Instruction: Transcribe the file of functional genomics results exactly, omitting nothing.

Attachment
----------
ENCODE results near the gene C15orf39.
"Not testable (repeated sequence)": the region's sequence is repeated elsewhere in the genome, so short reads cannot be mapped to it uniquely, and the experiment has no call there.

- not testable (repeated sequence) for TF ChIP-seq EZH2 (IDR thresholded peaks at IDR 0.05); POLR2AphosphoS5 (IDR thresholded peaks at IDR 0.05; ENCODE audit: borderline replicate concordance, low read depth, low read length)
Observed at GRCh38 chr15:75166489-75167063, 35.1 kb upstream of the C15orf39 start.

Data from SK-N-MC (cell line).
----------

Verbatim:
ENCODE results near the gene C15orf39.
"Not testable (repeated sequence)": the region's sequence is repeated elsewhere in the genome, so short reads cannot be mapped to it uniquely, and the experiment has no call there.

- not testable (repeated sequence) for TF ChIP-seq EZH2 (IDR thresholded peaks at IDR 0.05); POLR2AphosphoS5 (IDR thresholded peaks at IDR 0.05; ENCODE audit: borderline replicate concordance, low read depth, low read length)
Observed at GRCh38 chr15:75166489-75167063, 35.1 kb upstream of the C15orf39 start.

Data from SK-N-MC (cell line).